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Title: Economic risk analysis of different livestock management systems
Contributor(s): Scott, Fiona (author); Cacho, Oscar J  (author)orcid ; Scott, Jim M  (author)
Publication Date: 2013
Open Access: Yes
DOI: 10.1071/AN11249Open Access Link
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Abstract: The Cicerone farmlet experiment, conducted on the Northern Tablelands of New South Wales, Australia, explored aspects of profitability and sustainability under three different whole-farmlet management regimes. The 5-year period over which the treatments were measured occurred over a period of generally below-average rainfall, hence responses to management treatments were limited. A modelling approach was used to estimate profitability over a longer period representing the variable climate of the region. A stochastic discounted cash flow model was developed to estimate economic returns of two of the Cicerone management system treatments scaled up from the farmlet scale (53 ha) to the size of a typical commercial farm in the region (920 ha) over a 20-year period. Several scenarios were used to estimate the commercial-scale returns under different rates of pasture improvement and stocking rates. Over the long-term, Farm A was found to be more profitable but also more risky (in terms of variation around the mean of cumulative discounted cash flow) than the 'typical' Farm B management system. If livestock managers choose to adopt a pasture improvement strategy based on renovating pastures and increasing soil fertility, they are more likely to achieve higher net worth with more moderate rates of pasture improvement than those explored on Farm A where a high rate of pasture improvement had been implemented in order to quickly differentiate treatments.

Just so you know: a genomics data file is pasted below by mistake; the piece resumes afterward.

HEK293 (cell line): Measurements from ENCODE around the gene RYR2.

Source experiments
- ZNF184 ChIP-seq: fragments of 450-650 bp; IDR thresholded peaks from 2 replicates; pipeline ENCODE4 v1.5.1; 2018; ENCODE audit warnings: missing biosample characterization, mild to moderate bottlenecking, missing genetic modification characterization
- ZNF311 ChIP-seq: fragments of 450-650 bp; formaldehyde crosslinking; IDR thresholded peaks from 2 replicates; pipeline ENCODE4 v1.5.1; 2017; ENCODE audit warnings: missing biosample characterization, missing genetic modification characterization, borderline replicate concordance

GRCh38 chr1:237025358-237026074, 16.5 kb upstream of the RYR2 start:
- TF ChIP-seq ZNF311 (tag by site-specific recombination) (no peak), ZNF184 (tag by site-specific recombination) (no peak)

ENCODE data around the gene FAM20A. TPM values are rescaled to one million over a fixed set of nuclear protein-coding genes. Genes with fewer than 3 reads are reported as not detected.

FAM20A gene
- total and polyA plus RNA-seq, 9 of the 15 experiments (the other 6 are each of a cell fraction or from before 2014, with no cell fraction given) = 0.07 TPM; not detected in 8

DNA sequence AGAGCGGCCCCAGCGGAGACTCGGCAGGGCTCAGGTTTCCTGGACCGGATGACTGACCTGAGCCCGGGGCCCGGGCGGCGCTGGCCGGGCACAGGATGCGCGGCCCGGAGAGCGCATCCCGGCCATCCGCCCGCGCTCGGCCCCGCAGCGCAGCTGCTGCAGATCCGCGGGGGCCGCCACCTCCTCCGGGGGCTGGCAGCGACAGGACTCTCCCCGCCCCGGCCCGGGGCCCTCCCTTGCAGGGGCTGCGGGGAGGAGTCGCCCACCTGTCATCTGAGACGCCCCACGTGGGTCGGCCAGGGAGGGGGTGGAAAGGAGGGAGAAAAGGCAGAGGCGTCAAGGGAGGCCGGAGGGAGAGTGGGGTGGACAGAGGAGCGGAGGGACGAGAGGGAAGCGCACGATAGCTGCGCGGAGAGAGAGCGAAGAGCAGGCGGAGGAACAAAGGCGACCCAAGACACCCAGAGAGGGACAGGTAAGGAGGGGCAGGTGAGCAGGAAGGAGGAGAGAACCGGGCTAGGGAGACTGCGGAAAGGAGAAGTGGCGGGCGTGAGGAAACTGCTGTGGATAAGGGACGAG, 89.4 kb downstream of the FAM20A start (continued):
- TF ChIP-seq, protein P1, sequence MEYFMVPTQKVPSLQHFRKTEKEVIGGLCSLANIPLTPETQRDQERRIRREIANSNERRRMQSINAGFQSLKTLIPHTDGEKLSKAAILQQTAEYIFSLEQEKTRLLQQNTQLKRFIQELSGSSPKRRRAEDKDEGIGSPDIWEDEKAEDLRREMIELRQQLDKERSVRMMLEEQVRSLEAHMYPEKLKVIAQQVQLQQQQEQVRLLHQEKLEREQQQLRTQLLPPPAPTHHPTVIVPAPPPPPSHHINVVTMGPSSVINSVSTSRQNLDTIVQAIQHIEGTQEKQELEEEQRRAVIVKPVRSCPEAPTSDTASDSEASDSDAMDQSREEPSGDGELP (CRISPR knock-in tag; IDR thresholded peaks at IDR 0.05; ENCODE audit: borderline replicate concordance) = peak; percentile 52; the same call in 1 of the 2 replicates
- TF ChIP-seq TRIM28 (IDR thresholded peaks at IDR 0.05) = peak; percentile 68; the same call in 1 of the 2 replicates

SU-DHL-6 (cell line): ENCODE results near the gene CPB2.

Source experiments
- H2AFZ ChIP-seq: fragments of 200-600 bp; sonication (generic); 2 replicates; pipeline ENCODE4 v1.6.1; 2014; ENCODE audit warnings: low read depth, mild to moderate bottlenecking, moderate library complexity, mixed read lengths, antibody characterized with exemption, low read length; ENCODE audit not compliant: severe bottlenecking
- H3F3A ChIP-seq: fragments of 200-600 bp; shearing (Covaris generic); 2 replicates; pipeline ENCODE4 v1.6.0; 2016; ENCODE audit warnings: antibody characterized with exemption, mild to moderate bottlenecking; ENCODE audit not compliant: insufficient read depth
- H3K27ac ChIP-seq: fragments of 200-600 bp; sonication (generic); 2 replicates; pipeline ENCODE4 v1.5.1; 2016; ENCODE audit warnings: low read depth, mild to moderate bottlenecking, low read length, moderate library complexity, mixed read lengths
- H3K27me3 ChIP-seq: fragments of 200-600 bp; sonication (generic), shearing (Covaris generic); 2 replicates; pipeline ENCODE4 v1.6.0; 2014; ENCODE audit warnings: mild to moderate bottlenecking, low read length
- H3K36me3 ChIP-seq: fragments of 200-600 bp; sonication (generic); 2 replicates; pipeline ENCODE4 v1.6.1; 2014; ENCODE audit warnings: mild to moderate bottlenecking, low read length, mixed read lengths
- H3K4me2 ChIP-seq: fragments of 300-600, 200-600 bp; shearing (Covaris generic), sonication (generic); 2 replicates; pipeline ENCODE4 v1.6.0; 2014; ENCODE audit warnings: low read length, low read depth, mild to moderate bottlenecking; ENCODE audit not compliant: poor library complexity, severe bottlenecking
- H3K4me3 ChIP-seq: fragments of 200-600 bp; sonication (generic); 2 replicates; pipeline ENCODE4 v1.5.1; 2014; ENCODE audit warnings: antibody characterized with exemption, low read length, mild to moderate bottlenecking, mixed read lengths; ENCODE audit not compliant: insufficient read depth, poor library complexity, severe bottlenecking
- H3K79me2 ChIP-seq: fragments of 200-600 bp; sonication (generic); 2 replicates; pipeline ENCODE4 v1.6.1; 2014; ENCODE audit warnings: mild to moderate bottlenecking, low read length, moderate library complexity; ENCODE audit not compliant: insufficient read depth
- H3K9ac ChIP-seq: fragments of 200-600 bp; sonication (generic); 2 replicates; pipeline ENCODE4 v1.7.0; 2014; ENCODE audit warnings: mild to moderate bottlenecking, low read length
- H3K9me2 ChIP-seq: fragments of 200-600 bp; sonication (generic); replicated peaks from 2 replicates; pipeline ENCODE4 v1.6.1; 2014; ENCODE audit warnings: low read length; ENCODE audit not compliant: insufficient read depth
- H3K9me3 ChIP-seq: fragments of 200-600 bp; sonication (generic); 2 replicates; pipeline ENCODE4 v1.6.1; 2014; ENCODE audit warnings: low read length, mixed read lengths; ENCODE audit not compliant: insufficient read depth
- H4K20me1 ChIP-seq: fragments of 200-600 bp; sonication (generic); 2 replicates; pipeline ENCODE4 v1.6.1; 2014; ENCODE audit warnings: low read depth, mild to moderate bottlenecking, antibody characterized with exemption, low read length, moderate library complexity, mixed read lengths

Publication Type: Journal Article
Source of Publication: Animal Production Science, 53(7-8), p. 788-795
Publisher: CSIRO Publishing
Place of Publication: Australia
ISSN: 1836-0939
Field of Research (FOR): 140201 Agricultural Economics
070107 Farming Systems Research
Socio-Economic Outcome Codes: 830399 Livestock Raising not elsewhere classified
Peer Reviewed: Yes
HERDC Category Description: C1 Refereed Article in a Scholarly Journal
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